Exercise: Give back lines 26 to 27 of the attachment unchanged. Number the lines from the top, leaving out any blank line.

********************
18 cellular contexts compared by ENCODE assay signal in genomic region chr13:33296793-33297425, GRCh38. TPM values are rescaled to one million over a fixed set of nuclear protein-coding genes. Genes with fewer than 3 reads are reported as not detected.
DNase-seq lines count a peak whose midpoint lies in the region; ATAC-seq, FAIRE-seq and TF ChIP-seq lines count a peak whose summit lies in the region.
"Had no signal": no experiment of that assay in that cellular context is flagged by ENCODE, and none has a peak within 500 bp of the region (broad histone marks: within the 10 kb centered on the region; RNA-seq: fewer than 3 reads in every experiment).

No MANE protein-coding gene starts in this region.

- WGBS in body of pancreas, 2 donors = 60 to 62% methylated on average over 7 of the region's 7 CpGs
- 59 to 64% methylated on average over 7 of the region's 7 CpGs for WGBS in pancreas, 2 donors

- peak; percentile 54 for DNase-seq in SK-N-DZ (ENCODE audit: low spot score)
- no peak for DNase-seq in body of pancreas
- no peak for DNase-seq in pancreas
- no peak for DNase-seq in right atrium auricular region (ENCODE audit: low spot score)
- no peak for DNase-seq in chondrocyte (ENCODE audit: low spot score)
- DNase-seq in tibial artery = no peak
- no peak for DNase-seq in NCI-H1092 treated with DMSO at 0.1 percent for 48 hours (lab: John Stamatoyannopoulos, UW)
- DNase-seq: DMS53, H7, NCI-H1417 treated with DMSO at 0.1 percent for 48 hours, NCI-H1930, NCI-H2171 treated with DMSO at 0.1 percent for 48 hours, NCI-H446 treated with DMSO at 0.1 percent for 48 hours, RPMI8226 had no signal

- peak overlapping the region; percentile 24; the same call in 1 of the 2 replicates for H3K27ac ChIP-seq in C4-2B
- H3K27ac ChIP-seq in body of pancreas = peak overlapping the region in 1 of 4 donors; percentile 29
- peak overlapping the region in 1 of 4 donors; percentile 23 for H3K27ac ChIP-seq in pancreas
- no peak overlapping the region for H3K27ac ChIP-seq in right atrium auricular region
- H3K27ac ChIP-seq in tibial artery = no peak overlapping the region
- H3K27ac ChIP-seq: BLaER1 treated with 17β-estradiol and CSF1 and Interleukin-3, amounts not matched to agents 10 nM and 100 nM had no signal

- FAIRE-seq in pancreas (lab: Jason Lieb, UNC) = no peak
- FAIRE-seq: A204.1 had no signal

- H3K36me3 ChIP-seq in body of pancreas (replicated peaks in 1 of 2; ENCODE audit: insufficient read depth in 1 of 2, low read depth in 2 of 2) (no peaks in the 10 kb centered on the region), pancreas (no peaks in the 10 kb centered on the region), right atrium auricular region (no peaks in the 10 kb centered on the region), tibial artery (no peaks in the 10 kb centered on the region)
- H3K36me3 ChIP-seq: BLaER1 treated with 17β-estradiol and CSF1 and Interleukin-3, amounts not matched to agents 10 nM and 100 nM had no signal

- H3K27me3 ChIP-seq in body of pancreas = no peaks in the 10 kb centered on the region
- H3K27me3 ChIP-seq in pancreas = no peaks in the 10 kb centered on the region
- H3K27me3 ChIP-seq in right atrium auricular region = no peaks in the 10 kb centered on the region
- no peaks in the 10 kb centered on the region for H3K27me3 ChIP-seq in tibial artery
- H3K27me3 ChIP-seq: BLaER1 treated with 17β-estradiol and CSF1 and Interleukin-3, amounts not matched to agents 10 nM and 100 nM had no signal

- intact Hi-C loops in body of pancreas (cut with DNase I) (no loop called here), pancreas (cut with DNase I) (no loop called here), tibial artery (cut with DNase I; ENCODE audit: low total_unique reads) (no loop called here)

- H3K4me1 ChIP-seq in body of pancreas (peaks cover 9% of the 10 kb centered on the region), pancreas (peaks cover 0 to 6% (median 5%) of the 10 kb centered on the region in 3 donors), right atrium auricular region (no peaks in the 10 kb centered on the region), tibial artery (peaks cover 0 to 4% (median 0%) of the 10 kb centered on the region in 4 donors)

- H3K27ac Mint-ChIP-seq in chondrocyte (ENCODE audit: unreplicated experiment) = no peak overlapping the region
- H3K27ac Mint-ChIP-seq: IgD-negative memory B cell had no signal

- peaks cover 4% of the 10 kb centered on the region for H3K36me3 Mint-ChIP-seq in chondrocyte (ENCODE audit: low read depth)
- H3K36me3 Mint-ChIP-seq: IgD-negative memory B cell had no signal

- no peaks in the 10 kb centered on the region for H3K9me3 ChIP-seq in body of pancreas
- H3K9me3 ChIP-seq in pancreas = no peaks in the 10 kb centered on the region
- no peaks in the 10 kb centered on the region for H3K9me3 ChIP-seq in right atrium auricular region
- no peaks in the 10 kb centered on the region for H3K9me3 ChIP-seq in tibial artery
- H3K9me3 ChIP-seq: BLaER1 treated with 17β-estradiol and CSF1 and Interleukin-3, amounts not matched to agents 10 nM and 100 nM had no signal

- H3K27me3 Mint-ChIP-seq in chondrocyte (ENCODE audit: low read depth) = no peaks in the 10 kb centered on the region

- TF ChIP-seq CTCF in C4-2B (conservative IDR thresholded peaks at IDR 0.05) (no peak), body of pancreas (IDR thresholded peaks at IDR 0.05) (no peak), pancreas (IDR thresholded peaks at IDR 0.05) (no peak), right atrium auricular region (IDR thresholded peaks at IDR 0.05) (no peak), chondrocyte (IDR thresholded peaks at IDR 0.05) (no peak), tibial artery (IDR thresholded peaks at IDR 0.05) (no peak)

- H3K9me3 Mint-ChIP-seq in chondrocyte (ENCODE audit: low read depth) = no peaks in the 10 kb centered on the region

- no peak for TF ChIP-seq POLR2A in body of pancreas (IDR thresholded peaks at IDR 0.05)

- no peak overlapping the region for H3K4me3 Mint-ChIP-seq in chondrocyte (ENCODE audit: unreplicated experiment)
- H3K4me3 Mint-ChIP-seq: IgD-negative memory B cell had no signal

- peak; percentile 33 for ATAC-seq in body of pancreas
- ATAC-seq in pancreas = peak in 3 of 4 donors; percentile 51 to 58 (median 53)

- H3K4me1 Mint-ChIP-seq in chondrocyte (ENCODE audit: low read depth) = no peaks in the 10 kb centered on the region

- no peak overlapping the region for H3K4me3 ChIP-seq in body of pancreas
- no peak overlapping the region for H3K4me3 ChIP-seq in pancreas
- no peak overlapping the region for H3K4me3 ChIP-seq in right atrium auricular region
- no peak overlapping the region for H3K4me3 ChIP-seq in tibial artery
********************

- H3K27me3 ChIP-seq in pancreas = no peaks in the 10 kb centered on the region
- H3K27me3 ChIP-seq in right atrium auricular region = no peaks in the 10 kb centered on the region